Paul Caplin’s latest post on Finextra (http://www.finextra.com/community/fullblog.aspx?id=4813)   FX dealers and retail investors trading online. Is there a link between the dramatic change in client demographic and the huge growth in SDP volumes?

Top SDP FX vols up 200% according to latest BIS Data


Excellent analysis of the trends from the latest 2010 BIS Triennial FX Survey, much has been covered in this blog before, but lots to digest: (here)

A few picks from the data shows:

  • Top single-bank trading systems have increased by up to 200% over the past three years

The growth since 2007 is primarily due to the increased importance of single-bank trading systems.

  • Concentration of liquididty continuing in hands of top banks

The largest dealers have seen their FX business grow by investing heavily in their single-bank proprietary trading systems.

  • Internalisation of FX flows rises from 25% to over 80% in past three years for top dealers

See previous post on internalisation (here)

  • Increased volumes driven by algorithmic trading

Algo volumes on EBS now account for 45% of total spot compared to 2% in 2004. High Frequency Trading (HFT) may account for 25% of global daily FX volumes.

  • Retail FX estimated to account for 10% of FX flows, via retail aggregators

Importance of retail flows, and the use of the retail aggregators. Trading by households and small non-bank institutions has grown enormously, with market participants reporting that it now accounts for an estimated 8–10% of spot FX turnover globally ($125–150 billion per day).

Conclusion from report:

Electronic trading is transforming FX markets and encouraging greater trading by the category of “Other financial institutions”. This broad category includes smaller banks, mutual funds, money market funds, insurance companies, pension funds, hedge funds, currency funds and central banks, among others.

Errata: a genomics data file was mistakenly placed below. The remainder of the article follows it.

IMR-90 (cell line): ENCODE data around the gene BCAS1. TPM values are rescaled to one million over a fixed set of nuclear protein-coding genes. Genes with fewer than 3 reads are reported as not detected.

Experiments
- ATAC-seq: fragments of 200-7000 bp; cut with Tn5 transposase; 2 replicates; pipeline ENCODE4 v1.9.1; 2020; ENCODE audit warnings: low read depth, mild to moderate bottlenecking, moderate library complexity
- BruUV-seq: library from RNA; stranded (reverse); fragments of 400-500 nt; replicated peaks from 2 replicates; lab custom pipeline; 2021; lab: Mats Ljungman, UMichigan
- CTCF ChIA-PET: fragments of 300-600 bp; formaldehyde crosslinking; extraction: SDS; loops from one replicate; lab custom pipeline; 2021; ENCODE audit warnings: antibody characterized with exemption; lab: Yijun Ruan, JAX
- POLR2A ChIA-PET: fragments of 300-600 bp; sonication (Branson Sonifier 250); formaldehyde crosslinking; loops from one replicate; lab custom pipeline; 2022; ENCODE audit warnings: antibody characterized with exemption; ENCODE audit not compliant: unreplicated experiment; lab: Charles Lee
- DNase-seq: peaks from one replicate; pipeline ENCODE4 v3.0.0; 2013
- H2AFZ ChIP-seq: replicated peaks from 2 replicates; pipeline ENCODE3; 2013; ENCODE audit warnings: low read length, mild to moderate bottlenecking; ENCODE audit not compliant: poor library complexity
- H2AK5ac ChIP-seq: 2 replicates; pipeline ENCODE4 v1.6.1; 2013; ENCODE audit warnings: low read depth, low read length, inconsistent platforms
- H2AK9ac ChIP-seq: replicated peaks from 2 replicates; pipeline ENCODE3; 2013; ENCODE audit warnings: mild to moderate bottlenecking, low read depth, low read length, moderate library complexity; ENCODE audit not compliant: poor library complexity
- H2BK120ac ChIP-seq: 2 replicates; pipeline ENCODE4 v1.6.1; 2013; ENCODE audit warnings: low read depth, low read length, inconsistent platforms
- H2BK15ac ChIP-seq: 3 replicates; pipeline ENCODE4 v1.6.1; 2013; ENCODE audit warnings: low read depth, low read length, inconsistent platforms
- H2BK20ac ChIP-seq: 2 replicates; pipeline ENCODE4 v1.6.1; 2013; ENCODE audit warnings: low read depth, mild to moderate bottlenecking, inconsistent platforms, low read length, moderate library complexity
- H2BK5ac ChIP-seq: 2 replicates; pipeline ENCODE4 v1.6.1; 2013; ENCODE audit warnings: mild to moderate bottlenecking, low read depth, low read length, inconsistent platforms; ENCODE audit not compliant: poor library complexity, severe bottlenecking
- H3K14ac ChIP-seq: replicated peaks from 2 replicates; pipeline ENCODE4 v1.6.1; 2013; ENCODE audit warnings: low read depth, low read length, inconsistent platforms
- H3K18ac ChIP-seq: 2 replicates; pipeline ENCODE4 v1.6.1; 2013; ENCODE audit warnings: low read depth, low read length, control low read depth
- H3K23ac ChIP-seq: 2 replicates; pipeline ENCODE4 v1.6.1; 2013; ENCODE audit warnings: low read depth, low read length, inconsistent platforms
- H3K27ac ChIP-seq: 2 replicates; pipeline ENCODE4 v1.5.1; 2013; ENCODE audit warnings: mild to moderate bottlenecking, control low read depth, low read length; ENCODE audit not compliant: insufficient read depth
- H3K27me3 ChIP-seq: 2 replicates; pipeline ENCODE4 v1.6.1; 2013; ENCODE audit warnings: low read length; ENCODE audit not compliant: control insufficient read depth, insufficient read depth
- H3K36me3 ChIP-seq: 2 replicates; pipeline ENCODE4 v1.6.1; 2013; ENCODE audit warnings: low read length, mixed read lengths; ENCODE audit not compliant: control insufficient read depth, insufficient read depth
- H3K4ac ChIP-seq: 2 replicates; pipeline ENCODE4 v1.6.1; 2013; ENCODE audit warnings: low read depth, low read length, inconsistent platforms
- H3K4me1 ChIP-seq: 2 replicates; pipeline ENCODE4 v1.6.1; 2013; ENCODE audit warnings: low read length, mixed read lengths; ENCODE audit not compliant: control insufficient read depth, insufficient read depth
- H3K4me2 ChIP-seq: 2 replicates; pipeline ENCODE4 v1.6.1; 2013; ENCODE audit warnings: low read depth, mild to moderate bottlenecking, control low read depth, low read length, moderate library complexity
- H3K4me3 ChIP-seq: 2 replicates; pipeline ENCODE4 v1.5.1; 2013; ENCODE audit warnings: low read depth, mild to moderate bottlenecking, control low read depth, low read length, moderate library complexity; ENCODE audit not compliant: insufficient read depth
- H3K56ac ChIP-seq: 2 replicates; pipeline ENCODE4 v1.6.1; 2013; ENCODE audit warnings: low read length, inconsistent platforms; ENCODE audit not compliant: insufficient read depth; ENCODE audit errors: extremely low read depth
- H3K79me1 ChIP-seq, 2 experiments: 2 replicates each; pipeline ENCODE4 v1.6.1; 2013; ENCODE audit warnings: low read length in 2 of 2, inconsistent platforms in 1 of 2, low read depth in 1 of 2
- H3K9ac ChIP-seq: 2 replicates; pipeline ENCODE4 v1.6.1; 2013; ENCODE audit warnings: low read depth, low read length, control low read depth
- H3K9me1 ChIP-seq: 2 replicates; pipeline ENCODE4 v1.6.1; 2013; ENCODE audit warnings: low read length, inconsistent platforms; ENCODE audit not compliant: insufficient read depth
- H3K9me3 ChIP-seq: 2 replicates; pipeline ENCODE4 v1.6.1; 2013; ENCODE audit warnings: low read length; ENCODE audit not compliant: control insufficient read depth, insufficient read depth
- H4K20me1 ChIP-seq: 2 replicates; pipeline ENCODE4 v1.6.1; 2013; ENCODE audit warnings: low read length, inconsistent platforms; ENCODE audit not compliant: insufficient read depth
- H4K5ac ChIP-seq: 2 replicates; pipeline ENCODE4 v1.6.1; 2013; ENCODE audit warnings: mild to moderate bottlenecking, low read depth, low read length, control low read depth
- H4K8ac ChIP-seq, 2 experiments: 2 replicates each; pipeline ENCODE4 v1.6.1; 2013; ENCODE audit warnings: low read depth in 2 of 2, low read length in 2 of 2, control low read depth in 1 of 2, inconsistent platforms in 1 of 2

Higher trading by other financial institutions is responsible for 85% of the increase in daily average turnover between 2007 and 2010. Within this category, the main contribution appears to come from high-frequency traders, banks trading as clients of the biggest FX dealers and retail investors trading online.

While the top dealers report that in April 2007
less than 25% of trades were internalised in this way, by April 2010 they were
matching 80% or more of customer trades internally. These

FX Markets Lobby US Treasury to exempt FX from Dodd-Frank


The “Global FX Division” of AFME, SIFMA and ASIFMA (three global FX Trade bodies)  have written to the US Treasury setting out clearly, why FX Swaps and Forwards should be exempt from Dodd Frank legislation (full letter here)

Wall Street Journal carries the story today (may need to subscribe) on the letter, citing an extract in which the trade lobby;